In the last 13 years the risk of suffering arterial hypertension It has increased by 27% among children and adolescents, according to the conclusions of a study conducted in the United States, which has been published in Hypertension: Journal of the American Heart Association. According to the authors of the study, this situation could be a consequence of the high body mass indexes (BMI) and the accumulation of fat in the abdomen of children, together with a diet with excess sodium.

To carry out the research, more than 3,200 children were compared to the National Health and Nutrition Examination Survey III (NHANES), from 1988-1994, with more than 8,300 children included in the NHANES from 1999-2008. It was observed that in the second study a greater number of children presented overweight, and that those whose BMI or waist circumference were 25% higher than those corresponding to their age group, were twice as likely to have high blood pressure.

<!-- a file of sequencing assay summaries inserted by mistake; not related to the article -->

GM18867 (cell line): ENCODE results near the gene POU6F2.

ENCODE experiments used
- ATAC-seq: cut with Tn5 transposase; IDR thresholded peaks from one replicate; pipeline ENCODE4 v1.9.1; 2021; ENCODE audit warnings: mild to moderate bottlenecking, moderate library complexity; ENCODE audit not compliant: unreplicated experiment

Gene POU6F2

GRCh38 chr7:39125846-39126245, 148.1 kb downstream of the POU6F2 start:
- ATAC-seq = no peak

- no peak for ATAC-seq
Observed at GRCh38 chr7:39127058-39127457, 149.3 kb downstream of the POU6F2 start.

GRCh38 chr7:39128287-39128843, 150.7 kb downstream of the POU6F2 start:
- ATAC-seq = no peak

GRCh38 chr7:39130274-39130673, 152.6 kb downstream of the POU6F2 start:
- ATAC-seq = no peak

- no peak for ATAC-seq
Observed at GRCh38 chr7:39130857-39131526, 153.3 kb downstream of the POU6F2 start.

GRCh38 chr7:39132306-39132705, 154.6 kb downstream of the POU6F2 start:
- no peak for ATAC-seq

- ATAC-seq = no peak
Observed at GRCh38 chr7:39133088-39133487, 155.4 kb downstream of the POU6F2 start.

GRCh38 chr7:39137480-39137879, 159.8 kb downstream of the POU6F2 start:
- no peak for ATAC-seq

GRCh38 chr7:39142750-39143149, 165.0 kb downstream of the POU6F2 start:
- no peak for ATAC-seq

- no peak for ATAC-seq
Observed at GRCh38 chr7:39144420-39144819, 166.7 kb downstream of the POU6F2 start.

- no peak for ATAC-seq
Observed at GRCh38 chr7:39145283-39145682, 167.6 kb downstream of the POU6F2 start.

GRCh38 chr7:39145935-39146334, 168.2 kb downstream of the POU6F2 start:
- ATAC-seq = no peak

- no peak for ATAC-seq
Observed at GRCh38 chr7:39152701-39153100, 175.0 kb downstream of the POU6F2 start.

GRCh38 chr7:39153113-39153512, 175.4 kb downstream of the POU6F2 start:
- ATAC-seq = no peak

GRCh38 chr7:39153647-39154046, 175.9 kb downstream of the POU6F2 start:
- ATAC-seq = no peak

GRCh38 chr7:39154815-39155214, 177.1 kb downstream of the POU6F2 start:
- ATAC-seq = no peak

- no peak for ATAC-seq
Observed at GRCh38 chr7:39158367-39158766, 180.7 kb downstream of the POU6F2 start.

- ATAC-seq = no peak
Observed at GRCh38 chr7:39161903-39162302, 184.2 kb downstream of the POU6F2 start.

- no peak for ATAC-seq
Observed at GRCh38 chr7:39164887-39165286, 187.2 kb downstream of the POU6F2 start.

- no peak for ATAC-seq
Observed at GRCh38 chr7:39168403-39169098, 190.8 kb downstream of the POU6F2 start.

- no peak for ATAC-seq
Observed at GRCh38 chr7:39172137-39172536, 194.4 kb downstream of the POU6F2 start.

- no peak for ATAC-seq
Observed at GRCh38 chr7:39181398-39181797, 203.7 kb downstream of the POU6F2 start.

Children who consumed more sodium were 36% more likely to have high blood pressure than those whose diet was lowest in sodium

Researchers also found in both studies that children who consumed more sodium were 36% more likely to have high blood pressure than those whose diet was lower in sodium. This data is significant because Americans ingest an average of 3,400 milligrams of sodium per day, which is more than double the 1,500 milligrams or less recommended by the American Heart Association.

In the case of children and adolescents, the levels considered as normal blood pressure vary depending on age, sex, height, and even race, since the African-Americans evaluated in this study, for example, had a 28% higher risk of hypertension than non-Hispanic whites. However, the high pressure readings observed by the researchers, and the fact that 80% of the children in both analyzes exceeded the recommended daily sodium intake, indicate the need to prevent childhood obesity and control salt intake in children. the minors.

Primer on Pediatric Hypertension (November 2019).